Specifically, the Fed is interested in Berkshire’s more than 10% stake in Wells Fargo(wfc) and the latter’s loans to many of Berkshire’s other subsidiaries, two people familiar with the matter told Bloomberg. One particularly troubling relationship has been the one between Wells Fargo and American Express. Buffett owns a 16% stake in Amex, which does extensive business with Wells Fargo.
The reported investigation comes after Buffett notified the Fed in June that Berkshire’s stake in Wells Fargo had grown beyond 10% as a result of the company’s stock buybacks. Berkshire also asked to keep its stake in the company and buy more shares. That likely raised the red flag for the government entity. U.S. regulators have long been wary of ties between banks and non-financial companies, and owning over 10% of a financial institution triggers certain rules that limit how much a bank can loan out to a major shareholder.
That application gives the Fed 60 days to review the stake, though the central banking system can choose to extend the period.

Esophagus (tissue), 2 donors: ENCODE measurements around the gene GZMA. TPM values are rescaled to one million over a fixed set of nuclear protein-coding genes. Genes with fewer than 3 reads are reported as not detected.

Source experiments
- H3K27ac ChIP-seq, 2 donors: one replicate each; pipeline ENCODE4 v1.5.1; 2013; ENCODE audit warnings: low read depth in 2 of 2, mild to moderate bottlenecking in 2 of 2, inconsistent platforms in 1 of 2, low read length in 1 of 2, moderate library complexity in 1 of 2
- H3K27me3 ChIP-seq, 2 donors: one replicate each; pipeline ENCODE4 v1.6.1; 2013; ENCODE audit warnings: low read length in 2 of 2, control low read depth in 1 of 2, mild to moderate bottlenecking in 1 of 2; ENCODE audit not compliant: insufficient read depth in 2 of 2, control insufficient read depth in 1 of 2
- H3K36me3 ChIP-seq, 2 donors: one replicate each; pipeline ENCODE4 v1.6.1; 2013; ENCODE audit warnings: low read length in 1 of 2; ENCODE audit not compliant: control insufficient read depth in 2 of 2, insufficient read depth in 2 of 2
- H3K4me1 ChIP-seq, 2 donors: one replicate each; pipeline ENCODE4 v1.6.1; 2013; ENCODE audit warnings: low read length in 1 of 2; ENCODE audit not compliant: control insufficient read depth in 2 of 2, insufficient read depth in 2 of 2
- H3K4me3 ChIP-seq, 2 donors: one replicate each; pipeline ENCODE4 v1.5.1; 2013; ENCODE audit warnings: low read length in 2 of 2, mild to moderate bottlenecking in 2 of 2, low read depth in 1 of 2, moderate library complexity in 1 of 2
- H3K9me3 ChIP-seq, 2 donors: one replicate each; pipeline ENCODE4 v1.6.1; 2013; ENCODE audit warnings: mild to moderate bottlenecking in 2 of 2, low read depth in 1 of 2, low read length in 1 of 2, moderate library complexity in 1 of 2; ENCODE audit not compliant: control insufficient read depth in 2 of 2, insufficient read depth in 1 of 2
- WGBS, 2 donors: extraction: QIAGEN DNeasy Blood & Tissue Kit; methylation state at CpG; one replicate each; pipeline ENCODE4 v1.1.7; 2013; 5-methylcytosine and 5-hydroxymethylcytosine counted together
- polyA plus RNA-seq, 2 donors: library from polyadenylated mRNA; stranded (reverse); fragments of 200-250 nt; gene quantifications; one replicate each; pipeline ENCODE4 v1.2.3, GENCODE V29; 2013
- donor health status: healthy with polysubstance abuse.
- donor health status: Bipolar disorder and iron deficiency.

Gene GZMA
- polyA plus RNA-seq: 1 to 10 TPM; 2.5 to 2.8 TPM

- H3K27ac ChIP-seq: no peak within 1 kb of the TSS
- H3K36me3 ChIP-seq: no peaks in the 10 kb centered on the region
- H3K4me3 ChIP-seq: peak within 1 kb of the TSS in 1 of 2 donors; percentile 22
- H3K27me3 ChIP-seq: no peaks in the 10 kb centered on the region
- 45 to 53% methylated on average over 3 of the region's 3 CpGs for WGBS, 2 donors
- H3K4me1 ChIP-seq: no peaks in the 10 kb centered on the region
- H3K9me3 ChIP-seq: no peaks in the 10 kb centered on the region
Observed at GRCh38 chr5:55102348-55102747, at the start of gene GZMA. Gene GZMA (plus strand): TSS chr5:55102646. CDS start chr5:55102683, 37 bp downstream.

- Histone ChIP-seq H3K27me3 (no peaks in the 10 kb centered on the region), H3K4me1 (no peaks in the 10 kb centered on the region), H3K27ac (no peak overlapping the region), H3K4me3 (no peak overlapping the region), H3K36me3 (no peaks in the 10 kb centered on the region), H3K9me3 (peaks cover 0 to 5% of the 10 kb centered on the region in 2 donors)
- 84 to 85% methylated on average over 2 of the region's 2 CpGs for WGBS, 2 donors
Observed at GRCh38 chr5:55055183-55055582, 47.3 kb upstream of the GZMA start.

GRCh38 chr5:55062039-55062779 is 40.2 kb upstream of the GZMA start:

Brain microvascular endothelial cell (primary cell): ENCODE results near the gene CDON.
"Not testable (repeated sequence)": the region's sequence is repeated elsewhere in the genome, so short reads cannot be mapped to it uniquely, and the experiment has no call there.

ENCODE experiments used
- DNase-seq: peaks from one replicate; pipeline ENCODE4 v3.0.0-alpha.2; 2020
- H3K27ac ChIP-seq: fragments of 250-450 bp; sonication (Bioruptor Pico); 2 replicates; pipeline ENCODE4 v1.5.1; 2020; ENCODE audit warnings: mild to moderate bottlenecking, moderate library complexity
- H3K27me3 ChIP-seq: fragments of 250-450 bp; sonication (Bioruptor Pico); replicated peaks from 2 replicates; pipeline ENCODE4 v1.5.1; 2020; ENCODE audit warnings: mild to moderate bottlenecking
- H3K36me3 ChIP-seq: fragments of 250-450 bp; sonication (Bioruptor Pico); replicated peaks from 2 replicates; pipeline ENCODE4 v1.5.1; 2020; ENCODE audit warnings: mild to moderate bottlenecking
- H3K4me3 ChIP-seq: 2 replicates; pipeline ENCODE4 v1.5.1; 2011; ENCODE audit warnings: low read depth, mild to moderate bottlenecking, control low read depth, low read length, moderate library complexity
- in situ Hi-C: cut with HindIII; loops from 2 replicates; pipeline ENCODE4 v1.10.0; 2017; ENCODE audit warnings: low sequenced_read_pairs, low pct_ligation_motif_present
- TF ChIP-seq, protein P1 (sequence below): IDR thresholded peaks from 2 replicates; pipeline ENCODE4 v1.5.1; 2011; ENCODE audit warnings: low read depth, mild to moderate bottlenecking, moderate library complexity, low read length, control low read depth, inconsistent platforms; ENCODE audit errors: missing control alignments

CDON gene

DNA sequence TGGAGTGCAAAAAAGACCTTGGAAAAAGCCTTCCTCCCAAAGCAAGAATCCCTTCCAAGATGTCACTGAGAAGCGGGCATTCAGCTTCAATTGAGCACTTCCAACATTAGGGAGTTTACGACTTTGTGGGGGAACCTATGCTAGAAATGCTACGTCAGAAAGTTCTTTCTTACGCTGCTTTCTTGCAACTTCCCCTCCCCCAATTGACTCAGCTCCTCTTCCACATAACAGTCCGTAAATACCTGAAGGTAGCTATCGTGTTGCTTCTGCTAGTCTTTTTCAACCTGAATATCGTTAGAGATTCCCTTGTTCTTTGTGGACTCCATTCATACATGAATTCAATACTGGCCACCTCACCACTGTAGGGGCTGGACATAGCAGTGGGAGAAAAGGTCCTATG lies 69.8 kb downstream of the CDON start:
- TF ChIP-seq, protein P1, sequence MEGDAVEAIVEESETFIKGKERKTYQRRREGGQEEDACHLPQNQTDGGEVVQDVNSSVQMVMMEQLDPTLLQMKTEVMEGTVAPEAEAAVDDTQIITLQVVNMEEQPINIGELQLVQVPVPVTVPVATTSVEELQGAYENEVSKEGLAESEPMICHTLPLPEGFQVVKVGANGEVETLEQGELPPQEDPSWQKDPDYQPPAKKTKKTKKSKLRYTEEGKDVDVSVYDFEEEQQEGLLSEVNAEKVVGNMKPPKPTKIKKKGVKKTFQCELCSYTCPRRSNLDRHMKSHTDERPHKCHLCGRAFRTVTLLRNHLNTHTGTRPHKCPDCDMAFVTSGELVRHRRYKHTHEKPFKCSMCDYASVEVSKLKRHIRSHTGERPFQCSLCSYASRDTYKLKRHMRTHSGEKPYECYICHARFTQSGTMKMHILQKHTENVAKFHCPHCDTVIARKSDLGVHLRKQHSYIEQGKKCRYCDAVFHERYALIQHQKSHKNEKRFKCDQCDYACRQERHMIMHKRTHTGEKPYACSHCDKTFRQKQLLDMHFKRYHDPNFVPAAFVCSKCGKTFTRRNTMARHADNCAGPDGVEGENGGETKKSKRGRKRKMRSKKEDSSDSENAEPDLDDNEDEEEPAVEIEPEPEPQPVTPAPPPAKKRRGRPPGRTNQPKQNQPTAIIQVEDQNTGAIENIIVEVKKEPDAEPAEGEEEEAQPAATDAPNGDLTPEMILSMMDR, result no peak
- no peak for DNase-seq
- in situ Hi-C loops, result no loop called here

Berkshire managed to appease the Feds when its stake in American Express rose beyond 10% in the 1990s, by promising to remain a passive shareholder. Buffett agreed to follow AmEx management’s guidance when it came to voting at the time. Buffett though, has generally been hands off when it comes to managing his companies.
It’s not the first time a Berkshire subsidiary has come under investigation by the authorities. In 2010, the SEC charged General Re with working with AIG(aig) and Prudential Financial(pru) to manipulate their financial results. General Re paid $12.2 million to settle those charges.
The Federal Reserve declined to comment. Fortune has reached out to Berkshire Hathaway and will update if the company responds.